Expert Reveals How Connected Cars Will be ‘Blood and Veins’ of Smart City

Glenn Lurie outlined his vision.


Cars are set to drive the life force in the city of the future. That’s according to Glenn Lurie, CEO of Synchross, who told the audience at Barcelona’s Mobile World Congress on Tuesday that new cellular technologies will offer a seismic shift in the way data is shared.

“I would argue that the big next thing is the smart city,” Lurie said. “The smart city is our opportunity to bring it all together. I would also argue that the connected car is the blood and veins of the smart city. If you think about vehicle-to-vehicle, vehicle-to-infrastructure, everything being connected, the picture says it all.”

Smart cities present an opportunity to make citizens’ lives better by using sensors and data capture systems to make infrastructure work better. Examples of these sensors today include a project in Cambridge, Massachusetts hosted by MIT’s Senseable City Lab, which enabled dump trucks to collect data on issues like whether an intersection is working properly of when a pipe has burst. Another initiative designed by Citymapper uses Transport for London’s data to create a public transit route that adapts to usage information.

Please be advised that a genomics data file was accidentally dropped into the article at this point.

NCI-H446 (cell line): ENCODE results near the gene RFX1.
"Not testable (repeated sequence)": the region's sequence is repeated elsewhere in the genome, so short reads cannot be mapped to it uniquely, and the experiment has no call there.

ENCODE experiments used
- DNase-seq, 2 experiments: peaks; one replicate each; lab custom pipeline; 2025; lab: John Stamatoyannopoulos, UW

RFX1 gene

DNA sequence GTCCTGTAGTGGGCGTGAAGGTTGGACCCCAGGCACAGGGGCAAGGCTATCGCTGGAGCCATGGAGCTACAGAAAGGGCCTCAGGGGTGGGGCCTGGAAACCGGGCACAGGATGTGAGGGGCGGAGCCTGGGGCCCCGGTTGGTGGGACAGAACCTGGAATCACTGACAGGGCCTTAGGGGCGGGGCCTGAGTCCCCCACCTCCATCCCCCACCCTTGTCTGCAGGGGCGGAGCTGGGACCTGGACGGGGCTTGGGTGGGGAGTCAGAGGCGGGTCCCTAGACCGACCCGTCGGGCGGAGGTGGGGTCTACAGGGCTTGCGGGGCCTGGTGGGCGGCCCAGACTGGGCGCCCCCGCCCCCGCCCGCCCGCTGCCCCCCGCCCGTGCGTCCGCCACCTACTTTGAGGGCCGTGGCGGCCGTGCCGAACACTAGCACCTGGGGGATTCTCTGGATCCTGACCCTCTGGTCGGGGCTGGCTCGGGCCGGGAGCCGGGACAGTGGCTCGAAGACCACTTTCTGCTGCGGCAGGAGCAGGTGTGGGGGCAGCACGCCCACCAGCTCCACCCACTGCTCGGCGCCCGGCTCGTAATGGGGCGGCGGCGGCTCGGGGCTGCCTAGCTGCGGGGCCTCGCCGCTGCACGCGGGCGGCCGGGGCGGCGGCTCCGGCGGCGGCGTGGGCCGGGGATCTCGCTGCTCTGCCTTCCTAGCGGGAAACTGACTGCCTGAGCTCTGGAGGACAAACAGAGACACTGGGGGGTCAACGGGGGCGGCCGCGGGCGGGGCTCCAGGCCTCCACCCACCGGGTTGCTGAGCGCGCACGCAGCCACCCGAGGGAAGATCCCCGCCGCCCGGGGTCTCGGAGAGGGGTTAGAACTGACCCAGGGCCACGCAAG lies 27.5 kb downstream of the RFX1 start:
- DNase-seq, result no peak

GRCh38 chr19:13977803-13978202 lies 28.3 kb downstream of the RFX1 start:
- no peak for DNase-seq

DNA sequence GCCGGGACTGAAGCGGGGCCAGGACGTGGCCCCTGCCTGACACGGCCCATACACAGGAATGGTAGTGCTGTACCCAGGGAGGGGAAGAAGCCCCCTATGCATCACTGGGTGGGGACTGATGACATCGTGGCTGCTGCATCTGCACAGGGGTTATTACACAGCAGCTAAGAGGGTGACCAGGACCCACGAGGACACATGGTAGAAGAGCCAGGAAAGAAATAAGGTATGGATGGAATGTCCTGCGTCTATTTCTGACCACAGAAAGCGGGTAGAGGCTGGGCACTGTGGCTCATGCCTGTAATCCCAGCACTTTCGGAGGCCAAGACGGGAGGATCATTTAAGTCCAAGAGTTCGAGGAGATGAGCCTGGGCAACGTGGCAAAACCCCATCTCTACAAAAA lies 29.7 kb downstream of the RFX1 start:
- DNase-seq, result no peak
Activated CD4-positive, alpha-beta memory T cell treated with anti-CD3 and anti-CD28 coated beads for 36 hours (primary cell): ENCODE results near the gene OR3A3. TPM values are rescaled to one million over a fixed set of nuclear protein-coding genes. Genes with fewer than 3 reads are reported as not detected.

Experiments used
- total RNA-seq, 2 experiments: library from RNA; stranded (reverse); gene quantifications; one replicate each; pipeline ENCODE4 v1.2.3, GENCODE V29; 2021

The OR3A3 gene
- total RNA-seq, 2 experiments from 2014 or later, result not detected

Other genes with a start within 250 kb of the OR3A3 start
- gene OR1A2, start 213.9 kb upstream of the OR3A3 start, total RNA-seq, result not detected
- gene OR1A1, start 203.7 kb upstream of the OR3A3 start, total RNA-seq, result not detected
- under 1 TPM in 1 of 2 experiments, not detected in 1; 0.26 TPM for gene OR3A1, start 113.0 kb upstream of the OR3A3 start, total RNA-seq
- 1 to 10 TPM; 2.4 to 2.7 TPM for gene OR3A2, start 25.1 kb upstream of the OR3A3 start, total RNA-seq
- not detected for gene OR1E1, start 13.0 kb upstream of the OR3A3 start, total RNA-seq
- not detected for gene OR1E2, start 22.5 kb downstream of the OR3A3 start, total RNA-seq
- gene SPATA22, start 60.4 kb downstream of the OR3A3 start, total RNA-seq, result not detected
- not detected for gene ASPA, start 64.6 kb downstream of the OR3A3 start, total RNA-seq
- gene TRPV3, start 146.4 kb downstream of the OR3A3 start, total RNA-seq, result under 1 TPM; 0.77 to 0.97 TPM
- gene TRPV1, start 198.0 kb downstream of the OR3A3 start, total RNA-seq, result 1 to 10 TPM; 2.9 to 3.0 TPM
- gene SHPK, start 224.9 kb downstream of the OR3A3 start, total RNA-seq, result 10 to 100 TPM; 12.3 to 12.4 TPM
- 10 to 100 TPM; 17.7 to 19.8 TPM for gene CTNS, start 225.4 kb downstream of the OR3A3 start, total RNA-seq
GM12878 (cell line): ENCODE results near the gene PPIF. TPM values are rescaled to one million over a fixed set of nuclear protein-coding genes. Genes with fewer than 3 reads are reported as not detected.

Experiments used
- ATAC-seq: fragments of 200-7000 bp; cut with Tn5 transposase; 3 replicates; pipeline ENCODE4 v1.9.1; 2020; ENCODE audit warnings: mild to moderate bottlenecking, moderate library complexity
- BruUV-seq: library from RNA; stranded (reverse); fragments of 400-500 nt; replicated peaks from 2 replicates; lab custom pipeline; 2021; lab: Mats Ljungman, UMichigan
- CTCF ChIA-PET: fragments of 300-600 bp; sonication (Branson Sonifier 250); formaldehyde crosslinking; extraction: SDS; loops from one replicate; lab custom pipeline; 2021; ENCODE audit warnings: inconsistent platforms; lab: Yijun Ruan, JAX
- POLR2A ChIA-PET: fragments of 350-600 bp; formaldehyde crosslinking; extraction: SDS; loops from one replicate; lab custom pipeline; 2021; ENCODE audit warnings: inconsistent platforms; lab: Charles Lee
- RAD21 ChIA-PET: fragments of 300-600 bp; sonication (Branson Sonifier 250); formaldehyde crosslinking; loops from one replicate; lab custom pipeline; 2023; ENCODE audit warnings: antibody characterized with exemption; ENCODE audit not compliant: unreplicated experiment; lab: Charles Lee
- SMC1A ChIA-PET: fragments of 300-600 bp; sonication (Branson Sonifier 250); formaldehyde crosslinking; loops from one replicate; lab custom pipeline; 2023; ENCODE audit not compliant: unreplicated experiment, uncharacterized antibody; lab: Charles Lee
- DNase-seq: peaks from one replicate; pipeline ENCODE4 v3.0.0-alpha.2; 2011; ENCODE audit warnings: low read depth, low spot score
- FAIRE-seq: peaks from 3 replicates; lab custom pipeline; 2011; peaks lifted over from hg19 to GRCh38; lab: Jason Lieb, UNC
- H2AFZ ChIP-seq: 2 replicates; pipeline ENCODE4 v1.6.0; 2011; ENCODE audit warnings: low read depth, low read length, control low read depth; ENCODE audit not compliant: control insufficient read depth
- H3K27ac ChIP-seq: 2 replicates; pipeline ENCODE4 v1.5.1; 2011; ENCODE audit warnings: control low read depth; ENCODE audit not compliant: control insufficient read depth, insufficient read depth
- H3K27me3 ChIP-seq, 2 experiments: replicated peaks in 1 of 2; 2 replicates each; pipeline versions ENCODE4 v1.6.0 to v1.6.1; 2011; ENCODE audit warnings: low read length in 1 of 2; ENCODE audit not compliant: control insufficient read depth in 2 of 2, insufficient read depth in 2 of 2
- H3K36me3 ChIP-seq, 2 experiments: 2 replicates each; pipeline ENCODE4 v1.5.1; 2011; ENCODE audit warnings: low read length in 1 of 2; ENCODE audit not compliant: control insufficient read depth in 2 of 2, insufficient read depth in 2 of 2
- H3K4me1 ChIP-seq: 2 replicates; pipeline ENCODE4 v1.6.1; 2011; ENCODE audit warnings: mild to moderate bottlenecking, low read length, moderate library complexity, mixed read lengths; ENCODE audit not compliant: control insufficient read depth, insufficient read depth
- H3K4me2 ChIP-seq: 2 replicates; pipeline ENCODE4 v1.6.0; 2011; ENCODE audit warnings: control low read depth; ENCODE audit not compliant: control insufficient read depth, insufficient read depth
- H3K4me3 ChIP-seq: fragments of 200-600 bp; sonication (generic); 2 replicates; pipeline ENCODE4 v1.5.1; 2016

Glenn Lurie on stage.


Connected cars have the potential to supercharge this data collection. Vehicle-to-vehicle technology will enable cars to speak at a rate of up to 10 times per second, feeding data to nearby cars to alert about upcoming obstacles. Fleets of semi-autonomous vehicles, kitted out with radar and lidar sensors, can inform cities in a similar way to the Cambridge project.

With the adoption of 5G networks, these solutions could grow even more impressive. The networks offer speeds of up to 10 gigabits per second, but they also offer a number of features like traffic prioritization that make them ideal for cars. After all, you won’t want the autonomous car to crash because someone was hogging bandwidth with Netflix in the backseat. 5G is a change that Lurie argues is greater than 4G or 3G, as it enables these new uses of cars.

“It’s going to be faster yes…but I’d argue this is the first time that we’ve ever seen a network change that’s about use cases,” Lurie said.

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